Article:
20 Vintage Diet and Beauty Book Covers

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Earlier this week, we read what health experts are saying about the summer’s best-selling diet books. There’s the usual assortment of good, bad, and confusing advice in the titles reviewed, and really, not much has changed. We traveled back in time to amuse ourselves with the strange, charming, and hilarious diet/beauty books of the past. Here are 20 book covers advertising some crazy ways to beautify and boost your health.

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You don’t have to tell us twice. (1965)

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Glamorous butter. (1940)

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Italian princess Luciana Pignatelli wrote a “straightforward approach to narcissism” with her 1971 tome, The Beautiful People’s Beauty Book . The socialite offered witty and absurd lifestyle and beauty tips, recommending women dine alone, give themselves “homosexual facials” (a mask of egg whites and olive oil), take cold showers, yawn like crazy, and dance to lose weight.

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And when the princess remarried (to the cousin of photographer Richard Avedon, Burt Simms Avedon) she penned this 1973 diet book, which offered truly sound advice: “For heightened perception without drugs plus rapid weight loss, nothing beats the oldest known treatment for obesity: total starvation.”

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Yes, please. (1965)

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Penicillin not included. (1987)

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Tip-top for 1966.

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A Moroccan beauty book written by an herbalist. There’s some conflicting info on the publishing date, but the image is vintage-style dreamy.

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Sir William Arbuthnot Lane was a pioneering, but eccentric plastic surgeon who used to haphazardly remove people’s colons, and therefore, should not have written a book (published in 1936) about women’s beauty or health.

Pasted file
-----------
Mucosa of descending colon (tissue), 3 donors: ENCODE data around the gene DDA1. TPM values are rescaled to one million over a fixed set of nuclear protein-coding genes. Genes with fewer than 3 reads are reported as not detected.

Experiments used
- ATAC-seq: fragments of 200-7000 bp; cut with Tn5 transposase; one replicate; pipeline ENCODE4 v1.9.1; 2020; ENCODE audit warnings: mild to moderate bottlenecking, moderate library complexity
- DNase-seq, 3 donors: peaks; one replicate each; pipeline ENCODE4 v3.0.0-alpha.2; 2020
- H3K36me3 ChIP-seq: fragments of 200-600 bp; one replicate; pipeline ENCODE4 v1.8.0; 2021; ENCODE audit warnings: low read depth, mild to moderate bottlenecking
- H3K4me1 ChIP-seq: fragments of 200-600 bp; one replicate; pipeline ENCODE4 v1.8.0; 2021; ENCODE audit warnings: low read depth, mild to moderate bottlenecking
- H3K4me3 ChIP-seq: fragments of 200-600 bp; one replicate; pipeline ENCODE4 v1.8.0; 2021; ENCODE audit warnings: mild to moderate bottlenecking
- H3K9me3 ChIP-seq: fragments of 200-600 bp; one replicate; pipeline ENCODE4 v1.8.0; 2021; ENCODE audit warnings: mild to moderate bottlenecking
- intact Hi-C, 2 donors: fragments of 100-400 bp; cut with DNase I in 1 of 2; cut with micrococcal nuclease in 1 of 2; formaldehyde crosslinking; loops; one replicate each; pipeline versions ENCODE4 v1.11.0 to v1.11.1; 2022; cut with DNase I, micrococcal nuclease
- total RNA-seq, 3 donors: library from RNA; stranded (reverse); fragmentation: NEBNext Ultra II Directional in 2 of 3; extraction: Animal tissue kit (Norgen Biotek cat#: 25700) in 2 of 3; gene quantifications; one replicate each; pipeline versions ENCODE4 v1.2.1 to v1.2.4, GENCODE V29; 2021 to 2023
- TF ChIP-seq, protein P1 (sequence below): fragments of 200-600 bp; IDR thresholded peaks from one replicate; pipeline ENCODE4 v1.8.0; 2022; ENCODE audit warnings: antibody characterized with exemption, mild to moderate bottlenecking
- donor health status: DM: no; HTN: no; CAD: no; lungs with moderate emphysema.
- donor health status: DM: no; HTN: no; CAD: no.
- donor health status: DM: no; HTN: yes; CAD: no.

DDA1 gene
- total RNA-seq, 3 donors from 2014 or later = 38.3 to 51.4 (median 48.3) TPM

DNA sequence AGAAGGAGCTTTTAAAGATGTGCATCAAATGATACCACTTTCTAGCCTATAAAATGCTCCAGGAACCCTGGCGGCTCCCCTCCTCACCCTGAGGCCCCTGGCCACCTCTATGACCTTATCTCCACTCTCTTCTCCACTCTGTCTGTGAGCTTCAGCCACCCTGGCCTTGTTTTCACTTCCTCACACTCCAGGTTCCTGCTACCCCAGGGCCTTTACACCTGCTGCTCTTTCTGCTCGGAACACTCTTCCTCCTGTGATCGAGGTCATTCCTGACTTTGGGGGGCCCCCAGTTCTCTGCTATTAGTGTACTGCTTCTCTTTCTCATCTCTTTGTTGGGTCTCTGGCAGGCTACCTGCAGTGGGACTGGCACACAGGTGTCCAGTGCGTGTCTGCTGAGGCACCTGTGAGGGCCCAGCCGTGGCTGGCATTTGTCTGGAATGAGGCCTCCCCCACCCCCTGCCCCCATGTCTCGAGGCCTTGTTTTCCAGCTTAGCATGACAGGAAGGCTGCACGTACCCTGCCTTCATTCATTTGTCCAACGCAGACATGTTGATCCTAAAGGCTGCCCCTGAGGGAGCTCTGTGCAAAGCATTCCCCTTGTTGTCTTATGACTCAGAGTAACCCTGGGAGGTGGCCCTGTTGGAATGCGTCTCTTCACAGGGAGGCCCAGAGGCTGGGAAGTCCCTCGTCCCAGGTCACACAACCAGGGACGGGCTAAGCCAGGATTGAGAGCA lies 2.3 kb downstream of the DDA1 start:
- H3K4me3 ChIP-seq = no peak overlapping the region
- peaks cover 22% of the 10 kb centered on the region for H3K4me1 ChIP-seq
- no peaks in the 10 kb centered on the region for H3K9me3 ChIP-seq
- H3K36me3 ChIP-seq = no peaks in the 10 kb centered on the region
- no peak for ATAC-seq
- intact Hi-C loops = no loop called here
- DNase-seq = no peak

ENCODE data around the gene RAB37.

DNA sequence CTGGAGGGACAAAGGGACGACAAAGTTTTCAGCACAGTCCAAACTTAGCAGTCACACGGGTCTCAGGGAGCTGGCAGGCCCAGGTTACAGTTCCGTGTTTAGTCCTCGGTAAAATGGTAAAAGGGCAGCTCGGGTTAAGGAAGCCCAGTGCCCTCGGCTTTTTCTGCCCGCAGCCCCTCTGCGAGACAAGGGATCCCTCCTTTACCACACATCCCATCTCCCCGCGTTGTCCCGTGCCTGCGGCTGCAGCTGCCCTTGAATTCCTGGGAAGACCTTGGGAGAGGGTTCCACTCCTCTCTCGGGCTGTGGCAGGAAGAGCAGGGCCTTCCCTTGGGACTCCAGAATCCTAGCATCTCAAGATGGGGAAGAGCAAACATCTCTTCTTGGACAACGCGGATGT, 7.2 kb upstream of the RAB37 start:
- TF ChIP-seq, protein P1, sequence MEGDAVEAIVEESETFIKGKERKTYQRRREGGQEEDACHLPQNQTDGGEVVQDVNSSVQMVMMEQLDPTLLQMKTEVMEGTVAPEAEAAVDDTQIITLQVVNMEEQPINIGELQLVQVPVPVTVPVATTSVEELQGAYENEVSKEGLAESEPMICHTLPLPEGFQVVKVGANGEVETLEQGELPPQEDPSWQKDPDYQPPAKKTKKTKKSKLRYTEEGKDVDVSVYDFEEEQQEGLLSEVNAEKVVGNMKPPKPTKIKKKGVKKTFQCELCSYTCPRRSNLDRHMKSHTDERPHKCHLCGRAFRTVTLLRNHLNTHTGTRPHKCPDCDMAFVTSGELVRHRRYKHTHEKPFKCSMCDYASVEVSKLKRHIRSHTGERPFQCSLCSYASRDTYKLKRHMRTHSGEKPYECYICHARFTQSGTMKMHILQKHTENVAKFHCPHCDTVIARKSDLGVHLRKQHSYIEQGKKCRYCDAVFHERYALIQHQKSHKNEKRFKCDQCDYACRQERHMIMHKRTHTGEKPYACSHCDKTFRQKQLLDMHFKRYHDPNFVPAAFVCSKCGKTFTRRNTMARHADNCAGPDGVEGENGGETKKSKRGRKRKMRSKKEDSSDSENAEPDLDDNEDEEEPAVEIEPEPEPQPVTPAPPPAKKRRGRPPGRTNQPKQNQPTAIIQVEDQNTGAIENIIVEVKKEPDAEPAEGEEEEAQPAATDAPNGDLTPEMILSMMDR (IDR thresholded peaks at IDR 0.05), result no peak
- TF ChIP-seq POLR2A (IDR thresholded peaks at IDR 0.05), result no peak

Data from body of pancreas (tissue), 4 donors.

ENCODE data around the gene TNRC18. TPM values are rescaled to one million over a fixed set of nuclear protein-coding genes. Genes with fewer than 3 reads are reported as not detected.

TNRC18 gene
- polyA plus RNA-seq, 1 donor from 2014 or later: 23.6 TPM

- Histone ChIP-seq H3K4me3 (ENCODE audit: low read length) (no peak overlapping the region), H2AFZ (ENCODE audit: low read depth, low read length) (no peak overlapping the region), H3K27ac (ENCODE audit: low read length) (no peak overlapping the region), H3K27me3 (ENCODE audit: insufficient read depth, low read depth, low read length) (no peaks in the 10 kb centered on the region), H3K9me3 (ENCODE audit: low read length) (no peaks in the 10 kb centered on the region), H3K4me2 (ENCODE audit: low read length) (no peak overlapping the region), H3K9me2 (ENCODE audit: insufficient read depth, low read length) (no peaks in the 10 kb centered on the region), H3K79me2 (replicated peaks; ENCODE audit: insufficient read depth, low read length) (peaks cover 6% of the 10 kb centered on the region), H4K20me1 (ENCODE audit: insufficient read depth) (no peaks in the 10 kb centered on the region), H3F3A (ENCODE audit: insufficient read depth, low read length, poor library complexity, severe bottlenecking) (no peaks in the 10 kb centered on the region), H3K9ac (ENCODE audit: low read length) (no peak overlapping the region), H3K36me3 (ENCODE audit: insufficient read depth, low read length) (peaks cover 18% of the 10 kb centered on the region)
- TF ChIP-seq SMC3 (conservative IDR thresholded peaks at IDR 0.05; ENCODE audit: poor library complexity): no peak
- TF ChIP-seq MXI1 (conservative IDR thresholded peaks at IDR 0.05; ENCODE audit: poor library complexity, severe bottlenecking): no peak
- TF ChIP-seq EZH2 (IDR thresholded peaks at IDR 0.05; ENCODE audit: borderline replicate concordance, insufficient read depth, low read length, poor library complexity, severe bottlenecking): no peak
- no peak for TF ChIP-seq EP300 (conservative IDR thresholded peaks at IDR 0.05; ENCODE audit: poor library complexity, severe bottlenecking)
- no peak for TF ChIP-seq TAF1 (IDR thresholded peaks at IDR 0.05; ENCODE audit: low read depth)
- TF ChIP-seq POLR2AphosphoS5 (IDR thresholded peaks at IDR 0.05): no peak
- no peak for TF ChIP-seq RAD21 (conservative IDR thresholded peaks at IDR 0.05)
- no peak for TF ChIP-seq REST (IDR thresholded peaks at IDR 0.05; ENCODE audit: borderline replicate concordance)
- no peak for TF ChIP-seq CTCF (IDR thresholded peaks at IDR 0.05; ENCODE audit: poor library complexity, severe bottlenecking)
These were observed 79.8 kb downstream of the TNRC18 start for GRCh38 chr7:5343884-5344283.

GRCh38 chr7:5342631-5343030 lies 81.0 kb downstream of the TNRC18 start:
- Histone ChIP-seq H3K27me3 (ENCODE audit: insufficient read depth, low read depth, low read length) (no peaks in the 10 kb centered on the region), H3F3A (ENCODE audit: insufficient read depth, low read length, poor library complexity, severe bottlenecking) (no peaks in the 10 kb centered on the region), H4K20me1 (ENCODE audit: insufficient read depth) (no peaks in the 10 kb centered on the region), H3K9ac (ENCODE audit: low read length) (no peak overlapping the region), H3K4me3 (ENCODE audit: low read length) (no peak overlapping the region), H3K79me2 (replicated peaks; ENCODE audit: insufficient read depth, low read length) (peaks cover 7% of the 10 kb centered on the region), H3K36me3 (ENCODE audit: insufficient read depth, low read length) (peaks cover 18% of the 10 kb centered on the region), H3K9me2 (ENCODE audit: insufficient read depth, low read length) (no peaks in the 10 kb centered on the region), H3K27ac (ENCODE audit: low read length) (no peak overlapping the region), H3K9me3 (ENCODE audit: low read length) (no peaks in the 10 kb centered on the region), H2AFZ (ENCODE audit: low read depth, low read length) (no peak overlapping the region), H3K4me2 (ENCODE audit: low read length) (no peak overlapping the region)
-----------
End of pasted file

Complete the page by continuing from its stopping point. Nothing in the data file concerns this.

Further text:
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The desperate tears and disembodied hand are frightening. (1950)

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This book teaches us about the three food groups from 1931: butter, eggs, and argyle.

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A command or a suggestion? (1965)

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From 1972:

“Includes Bridget’s Overweight Character Analysis Quiz, dozens of full-color photos, and loaded with ‘recipes’ like Peanut Shell Casserole, Sirloin Tips Awful Awful, Turkey Foot Aspic, Tea Bag Won Ton Soup, Bread & Butter Sandwich, Lima Beans Titanic, Rabbit Food Salad, Drainpipe Daiquiri, and Egg Shell Nog. All prepared and presented by the Rubenesque Bridget, shown cooking and eating in her full natural glory, wearing (sometimes) only an apron and chef’s toque.”

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Diabetes. (1954)

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Arlene Dahl, 1950’s screen star and mother of Lorenzo Lamas, wrote the creepy Always Ask a Man in 1965:

“Millions of dollars, the statisticians tell us, are spent yearly at beauty salons, cosmetics counters, gymnasiums, and dress shops in woman’s quest for beauty. But beauty for whom? The girls in the office? The women at the club? How can the world progress if women don’t consider men… the man… first?”

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Written in 1947 by the Westmore siblings, whose father, George Westmore, founded the first Hollywood makeup department in 1917.

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Surprisingly, Joan Crawford’s 1971 beauty and lifestyle book doesn’t include a chapter about using a Sharpie to draw on your eyebrows. Instead she offers recipes for peanut butter and bacon hors d’oeuvres, recommends people avoid sitting in soft chairs so their hips don’t spread, and advises those with oily hair to massage their scalps with cologne.

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Advice we can live with. (1946)